Working from home is a wonderful form of freedom and I prefer it to having an office job, but there are challenges. When I first began freelancing, I suddenly had a lot of unstructured time on my hands and little training for such luxury. If you are anything like I am, you go between the extremes of intense focus and total distractibility. Unfortunately, the latter became the norm while the former was the exception.
How can we structure our time and be success self-starters?
Set a regular sleeping and waking routine.
Biorhythms make a big difference in energy and mental stability, overall. Our bodies adjust to our nightly and morning routines and can utilize rest times more effectively when we stay balanced and consistent.
Exercise and meditate in the morning.
Get your body and mind working early and energetically for improved longevity throughout the day. Whether you are walking the dog for 30 minutes, stretching, or doing strength exercises, give your body a challenge. We can also use exercise as a meditative practice or establish time to be alone and quiet, praying or clearing our heads before starting our work day.
Set bite-sized assignments for yourself.
Overwhelming tasks call for procrastination, which means the task list grows and grows until we are binge-working to make a deadline. I write an article or section of my book and then take an outdoors break to revamp my brain and give my eyes a break. In terms of time, 45 minutes is a good target for focus time.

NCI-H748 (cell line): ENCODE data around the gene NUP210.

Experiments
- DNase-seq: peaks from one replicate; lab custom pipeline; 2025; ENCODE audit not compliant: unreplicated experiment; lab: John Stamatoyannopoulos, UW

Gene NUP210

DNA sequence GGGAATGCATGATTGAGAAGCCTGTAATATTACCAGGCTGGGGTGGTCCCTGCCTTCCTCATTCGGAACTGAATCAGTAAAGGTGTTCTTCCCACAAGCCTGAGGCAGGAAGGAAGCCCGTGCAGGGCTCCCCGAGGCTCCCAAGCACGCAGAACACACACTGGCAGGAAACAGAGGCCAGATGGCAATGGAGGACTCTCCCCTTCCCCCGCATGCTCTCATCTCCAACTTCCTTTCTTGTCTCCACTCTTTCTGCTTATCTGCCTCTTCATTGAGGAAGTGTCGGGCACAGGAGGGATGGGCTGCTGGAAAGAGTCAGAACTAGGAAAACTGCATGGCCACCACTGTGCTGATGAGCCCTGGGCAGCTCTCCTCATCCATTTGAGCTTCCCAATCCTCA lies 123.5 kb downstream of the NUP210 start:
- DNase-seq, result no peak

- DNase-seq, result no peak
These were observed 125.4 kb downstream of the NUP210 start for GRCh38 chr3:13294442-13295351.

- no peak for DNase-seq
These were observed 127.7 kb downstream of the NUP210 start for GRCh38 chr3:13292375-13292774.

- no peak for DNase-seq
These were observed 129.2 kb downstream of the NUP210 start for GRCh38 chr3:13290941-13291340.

Take an outdoors break when you complete an assignment.
Going outside for some sun and fresh air helps our mental state and signals a transition. The sunlight provides biological boosts and wakes us up, while leaving our caves helps us reset our minds.
If you have pets, take advantage of their companionship.
Spending time and affection on my cat and dog lowers my blood pressure, as clinically proven, and helps me relax when I need a break. They never complain.
Keep to normal “work hours”.
Do not make working from home into working around the clock. We get to be our own bosses to increase freedom and flexibility, not to chain ourselves to our computers, etc. Set boundaries for when you are in “work” mode and “life” mode, refraining from answering work emails or calls “after hours”. This suggestion includes variation and modifications for emergency, but we can end up losing the benefits of setting our schedules if we are always in work mode.
Lay off the sugar.
Processed sugar, which appears on most ingredient lists in one form or another, is unhelpful, to put it mildly. Aside from metabolic catastrophe, sugar spikes our energy before crashing it, leaving us more tired and lethargic than before. It is also incredibly addictive, which means that we need more and more to achieve a baseline effect. As someone who abstains from most processed sugars, I can attest to the benefits, both in energy levels and weight loss.
In short, take advantage of the privilege to work from home and make it work for you.